October 2008 FIDE Rating list

Veselin Topalov at 2008 Bilboa Masters. Photo by ChessBase.

There was a lot of suspense leading up to the October 2008 rating list with many suspecting that Norwegian phenom Magnus Carlsen would vault to the number one spot and set an age record for the top rating. That moment would be short-lived. Carlsen faltered at the end of the Bilboa tournament and dropped from his temporary perch atop the list. It then appeared as if Vassily Ivanchuk would take the mantle, but when all was said and done, Veselin Topalov (pictured right) reclaimed his number one position for the first time in two years (2791, +14). Topalov gained the spot by winning the Final Masters Bilbao tournaments. Alexander Morozevich snuck in the #2 spot (2787, -1) despite losing a point. The Russian is followed by Ivanchuk (2786, +5) at #3 and Carlsen (2786, +11) at #4. Viswanathan Anand has dropped to #5 after an abysmal performance in Bilboa (2783, -15).

Vladimir Kramnik (2772, -16) continues to fall from grace heading into his match with Anand. Levon Aronian has rebounded and is inching toward the top after gaining a handsome 20 points (2757, +20) after winning the FIDE Grand Prix and finishing 50% in a strong Bilboa Masters.

A new breed is making headway into the top 20 and names such as Teimour Radjabov (2751, +7), Dmitry Jakovenko (2737, +28), Wang Yue (2736, +32), Shakhriyar Mamedyarov (2731, -11) and Sergey Karjakin (2730, +3) have taken the place of “normal” names like Peter Svidler, Boris Gelfand, Alexei Shirov and Evgeny Bareev. China has soared into the upper echelons of the list by now boasting three players over 2700 (Wang Yue, Bu Xiangzhi, Ni Hua) with one on the brink (Wang Hao). Wang Yue has impressed lately and is now #11.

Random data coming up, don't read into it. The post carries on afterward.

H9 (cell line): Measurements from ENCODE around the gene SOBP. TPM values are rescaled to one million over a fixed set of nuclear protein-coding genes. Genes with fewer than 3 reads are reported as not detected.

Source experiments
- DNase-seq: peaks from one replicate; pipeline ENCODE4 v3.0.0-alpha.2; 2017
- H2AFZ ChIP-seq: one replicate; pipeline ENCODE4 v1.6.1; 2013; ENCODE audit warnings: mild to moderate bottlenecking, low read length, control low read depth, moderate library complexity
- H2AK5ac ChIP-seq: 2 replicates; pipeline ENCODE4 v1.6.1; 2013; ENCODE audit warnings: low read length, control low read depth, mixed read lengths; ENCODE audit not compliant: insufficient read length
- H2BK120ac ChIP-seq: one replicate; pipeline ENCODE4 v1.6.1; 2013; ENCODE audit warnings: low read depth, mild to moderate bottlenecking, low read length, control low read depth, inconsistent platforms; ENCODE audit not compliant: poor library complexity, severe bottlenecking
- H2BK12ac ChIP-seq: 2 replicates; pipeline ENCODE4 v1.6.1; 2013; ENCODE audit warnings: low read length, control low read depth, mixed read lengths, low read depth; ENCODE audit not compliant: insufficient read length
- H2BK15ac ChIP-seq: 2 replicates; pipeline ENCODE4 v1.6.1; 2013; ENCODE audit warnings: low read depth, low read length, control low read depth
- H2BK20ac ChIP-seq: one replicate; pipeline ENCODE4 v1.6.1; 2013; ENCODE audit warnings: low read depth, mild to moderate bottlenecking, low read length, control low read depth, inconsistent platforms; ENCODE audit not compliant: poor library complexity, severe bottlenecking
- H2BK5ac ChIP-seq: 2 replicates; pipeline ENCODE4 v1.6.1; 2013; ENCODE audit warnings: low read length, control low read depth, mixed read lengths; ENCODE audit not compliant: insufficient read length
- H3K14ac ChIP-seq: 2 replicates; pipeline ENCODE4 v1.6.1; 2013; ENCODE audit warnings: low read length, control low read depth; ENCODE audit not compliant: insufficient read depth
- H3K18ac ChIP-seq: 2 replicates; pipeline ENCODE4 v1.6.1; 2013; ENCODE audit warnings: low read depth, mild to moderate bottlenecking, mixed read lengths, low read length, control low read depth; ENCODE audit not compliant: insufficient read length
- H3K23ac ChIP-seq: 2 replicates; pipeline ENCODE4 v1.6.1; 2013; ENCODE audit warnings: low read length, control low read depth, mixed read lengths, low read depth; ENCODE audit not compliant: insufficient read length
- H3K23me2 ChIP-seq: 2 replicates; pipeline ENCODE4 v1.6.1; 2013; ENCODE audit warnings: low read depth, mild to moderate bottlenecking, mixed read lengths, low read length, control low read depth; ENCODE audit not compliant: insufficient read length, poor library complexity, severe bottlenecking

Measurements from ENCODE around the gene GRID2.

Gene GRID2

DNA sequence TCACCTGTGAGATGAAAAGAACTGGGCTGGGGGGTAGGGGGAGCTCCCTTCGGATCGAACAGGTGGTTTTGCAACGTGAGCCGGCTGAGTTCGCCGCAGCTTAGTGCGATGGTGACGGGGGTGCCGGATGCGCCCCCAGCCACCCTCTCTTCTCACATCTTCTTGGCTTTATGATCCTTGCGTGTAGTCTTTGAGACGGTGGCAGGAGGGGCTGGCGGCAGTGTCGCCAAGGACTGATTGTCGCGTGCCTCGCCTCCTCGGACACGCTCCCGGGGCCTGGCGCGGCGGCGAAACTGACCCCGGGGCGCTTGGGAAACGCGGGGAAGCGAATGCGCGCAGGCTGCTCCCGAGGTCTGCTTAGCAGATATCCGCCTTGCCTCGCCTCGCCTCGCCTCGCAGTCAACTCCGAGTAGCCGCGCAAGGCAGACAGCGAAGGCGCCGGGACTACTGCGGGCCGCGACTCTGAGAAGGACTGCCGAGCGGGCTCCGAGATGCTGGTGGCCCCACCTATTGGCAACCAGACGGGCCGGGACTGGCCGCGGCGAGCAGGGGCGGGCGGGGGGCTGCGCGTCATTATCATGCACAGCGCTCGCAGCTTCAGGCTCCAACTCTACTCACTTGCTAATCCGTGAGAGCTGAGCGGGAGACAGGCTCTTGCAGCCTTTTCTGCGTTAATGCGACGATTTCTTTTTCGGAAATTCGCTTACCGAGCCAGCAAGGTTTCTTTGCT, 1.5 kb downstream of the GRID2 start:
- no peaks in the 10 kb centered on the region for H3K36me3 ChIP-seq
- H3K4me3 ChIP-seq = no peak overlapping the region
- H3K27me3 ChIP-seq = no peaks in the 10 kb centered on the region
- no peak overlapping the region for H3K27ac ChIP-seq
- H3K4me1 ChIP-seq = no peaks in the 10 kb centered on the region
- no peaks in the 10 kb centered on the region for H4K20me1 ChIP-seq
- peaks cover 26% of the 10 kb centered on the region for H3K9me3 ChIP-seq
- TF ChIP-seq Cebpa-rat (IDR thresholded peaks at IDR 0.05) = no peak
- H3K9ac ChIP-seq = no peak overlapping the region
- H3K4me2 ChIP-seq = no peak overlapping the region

GM Wang Yue

GM Wang Yue is now the world’s #11 player.
Photo by ChessBase.

Perhaps one of the biggest stories of this rating list is Hikaru Nakamura’s eclipse of the 2700 barrier (2704, +7). For many years there has been question of whether he can reach such a level. His talent was never in question, but he had a penchant for playing dubious openings and experimenting in crucial situations. He has certainly rounded out his play in order to correct his opening weaknesses. He has since moved to Canada and plans to play in the European circuit.